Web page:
Mastic Beach's newly elected trustees say their agenda for village government includes tearing down vacant homes, recording public meetings and bridging differences between residents and the board.
Challengers Maura Spery and Bruce Summa, who ran on the New Horizons Party line, defeated incumbents Gail Cappiello and Bob Morrow on Tuesday.
The day after the election, Summa, 60, said the first order of business is to focus on tearing down blighted homes, creating so-called pocket parks or selling the lots to a contractor for development as owner-occupied homes.
Spery, sticking to her campaign theme, wants to record board meetings so they can be televised on a community access channel using a $10,000 grant from Cablevision the village received three years ago. Spery said she and Summa will divide their issues, and will also focus on getting storm drains cleaned and roads repaved.
Both say they want to heal a rift between the board and some village residents who have said they have lost faith in the board's decision making. Some village critics say they want to abolish the government and rejoin Brookhaven Town. Summa also said he plans to accompany road repair crews while they work and look for ways to be more efficient with village spending.
"Now, out of that, I want to provide regular services, such as grooming streets and taking simple steps that a regular village should be taking," he said.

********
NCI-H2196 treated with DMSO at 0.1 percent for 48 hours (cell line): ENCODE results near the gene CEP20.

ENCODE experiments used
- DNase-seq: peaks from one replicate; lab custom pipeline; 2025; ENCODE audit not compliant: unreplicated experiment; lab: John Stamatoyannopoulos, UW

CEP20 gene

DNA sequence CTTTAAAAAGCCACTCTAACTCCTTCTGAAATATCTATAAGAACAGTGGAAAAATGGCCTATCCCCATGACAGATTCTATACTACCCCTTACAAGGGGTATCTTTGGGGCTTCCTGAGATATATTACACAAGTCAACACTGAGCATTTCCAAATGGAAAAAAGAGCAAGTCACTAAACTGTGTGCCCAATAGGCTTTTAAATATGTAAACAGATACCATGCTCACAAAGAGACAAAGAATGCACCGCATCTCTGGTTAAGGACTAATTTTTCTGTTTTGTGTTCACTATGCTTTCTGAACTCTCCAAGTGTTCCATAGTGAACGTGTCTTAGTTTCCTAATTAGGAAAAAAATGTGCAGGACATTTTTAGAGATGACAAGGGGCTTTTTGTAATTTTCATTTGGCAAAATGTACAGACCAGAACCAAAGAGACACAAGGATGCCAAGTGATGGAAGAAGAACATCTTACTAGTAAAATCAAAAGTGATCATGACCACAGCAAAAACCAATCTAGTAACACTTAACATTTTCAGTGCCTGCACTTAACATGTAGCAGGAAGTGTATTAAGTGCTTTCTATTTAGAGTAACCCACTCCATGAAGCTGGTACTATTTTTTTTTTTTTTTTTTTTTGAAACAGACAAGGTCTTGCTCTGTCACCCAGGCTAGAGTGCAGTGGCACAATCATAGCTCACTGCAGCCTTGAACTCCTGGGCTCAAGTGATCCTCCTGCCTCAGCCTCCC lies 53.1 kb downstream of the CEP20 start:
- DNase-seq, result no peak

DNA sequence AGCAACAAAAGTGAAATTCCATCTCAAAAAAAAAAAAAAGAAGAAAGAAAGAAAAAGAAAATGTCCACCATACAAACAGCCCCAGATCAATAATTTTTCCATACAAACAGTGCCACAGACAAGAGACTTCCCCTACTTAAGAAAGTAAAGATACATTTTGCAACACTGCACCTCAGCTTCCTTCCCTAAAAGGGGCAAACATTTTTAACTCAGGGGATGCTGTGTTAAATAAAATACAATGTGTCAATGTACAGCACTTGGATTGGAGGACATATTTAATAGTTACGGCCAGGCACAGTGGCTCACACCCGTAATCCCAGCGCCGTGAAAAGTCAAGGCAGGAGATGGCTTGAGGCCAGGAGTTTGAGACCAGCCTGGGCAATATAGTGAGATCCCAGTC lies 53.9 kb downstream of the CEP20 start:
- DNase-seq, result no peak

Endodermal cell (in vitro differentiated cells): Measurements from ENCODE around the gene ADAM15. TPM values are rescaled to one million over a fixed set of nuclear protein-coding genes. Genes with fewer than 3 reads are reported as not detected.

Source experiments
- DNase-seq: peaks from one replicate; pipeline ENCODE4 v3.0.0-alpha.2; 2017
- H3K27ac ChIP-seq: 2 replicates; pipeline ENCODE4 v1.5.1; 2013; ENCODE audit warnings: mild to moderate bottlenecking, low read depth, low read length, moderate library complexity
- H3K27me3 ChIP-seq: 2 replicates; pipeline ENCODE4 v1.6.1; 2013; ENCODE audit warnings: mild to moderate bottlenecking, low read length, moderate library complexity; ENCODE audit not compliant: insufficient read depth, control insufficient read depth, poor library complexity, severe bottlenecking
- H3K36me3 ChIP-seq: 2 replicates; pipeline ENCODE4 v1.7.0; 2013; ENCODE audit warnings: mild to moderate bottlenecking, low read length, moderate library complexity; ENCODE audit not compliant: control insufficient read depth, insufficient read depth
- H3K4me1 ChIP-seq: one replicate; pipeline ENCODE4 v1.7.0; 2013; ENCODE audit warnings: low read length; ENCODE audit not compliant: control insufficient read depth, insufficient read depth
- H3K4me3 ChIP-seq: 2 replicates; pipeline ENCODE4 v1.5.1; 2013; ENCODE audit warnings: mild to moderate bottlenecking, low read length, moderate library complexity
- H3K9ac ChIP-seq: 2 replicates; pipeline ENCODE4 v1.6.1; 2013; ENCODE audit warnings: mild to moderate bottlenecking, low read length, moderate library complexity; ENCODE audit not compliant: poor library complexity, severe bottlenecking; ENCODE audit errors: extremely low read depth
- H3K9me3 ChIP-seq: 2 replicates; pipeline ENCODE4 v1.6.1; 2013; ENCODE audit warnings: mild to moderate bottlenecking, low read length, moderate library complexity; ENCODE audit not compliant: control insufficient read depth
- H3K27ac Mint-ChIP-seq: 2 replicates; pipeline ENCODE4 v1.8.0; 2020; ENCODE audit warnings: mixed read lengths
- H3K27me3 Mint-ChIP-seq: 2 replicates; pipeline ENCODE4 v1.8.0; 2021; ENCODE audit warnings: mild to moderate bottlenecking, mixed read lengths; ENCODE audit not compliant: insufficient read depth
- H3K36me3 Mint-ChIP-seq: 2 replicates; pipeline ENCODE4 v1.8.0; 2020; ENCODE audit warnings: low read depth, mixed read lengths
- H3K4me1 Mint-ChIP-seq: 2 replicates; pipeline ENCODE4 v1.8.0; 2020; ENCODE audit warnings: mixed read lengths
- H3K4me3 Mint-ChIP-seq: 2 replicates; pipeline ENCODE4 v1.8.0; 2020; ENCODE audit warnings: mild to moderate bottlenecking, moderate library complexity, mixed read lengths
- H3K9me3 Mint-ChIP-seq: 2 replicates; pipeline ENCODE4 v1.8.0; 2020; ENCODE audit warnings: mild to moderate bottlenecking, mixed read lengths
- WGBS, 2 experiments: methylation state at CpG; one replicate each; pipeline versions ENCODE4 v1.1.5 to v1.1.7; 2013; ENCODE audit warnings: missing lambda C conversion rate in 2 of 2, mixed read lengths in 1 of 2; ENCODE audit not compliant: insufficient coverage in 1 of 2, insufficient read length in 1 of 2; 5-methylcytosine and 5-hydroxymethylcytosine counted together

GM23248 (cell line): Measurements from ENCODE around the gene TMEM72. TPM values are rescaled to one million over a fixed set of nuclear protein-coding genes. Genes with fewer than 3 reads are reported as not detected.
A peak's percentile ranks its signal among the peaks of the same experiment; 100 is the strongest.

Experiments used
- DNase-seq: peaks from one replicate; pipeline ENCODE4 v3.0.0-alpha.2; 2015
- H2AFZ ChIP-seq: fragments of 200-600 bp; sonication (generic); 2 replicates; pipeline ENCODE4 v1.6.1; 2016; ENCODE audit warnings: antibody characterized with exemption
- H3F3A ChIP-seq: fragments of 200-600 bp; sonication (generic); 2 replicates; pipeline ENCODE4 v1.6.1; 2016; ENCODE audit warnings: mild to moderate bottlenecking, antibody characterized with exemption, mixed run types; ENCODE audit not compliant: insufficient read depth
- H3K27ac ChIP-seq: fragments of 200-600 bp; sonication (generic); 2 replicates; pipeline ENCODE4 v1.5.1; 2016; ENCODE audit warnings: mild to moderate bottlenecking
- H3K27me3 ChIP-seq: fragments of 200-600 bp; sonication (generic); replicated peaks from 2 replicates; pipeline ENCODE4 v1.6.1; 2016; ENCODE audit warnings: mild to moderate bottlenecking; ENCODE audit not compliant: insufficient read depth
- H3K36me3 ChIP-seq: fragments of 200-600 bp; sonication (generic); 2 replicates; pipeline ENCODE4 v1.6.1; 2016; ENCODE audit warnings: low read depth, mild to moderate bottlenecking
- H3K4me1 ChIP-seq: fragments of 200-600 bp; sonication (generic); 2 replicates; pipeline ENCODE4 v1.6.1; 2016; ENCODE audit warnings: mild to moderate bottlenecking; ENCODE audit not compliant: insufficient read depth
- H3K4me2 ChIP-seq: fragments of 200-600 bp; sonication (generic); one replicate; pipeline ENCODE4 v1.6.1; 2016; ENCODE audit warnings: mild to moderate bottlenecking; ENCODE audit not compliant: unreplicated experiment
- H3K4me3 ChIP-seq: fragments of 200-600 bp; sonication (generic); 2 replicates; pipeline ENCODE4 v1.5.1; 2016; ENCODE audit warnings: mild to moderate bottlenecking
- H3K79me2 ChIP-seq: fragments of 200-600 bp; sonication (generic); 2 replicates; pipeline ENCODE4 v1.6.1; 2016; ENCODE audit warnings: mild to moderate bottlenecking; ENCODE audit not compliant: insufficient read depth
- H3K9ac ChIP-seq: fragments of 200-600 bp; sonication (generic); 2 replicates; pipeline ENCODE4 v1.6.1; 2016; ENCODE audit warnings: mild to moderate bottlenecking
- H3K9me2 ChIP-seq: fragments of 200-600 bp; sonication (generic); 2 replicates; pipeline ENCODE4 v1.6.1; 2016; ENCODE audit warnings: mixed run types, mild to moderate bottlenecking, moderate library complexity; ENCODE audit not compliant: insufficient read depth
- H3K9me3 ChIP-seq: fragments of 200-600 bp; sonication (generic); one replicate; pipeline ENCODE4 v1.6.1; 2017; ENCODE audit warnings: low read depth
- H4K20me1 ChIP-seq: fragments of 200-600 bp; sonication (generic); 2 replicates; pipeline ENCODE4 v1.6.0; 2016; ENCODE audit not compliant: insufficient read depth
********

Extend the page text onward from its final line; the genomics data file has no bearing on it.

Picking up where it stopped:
Summa and Spery are expected to be sworn in April 8. They are paid an annual stipend of $600.
"We need transparency. Having an open and accountable government is key to having a good government. We work for the taxpayer," Spery said.
Pushing their ideas through may prove difficult as they are the minority on the five-member board.
"It's a two-way street. We're only two votes, but we still want to present what the voters want and let the board make a decision," Summa said.
One contributing factor to their win was that Cappiello and Morrow, running on the A United Party line, split votes with former village Mayor Paul Breschard and Frank Fugarino, who campaigned on the Founders Reform party line.
Spery and Summa said they expected to win all along.
"I'm not surprised. I'm relieved. We knocked on over 900 doors in the bitter cold weather. And there was a lot of dissent with the board," Summa said, citing what he called excessive ticketing on parked vehicles. "People were looking for a place to put their vote."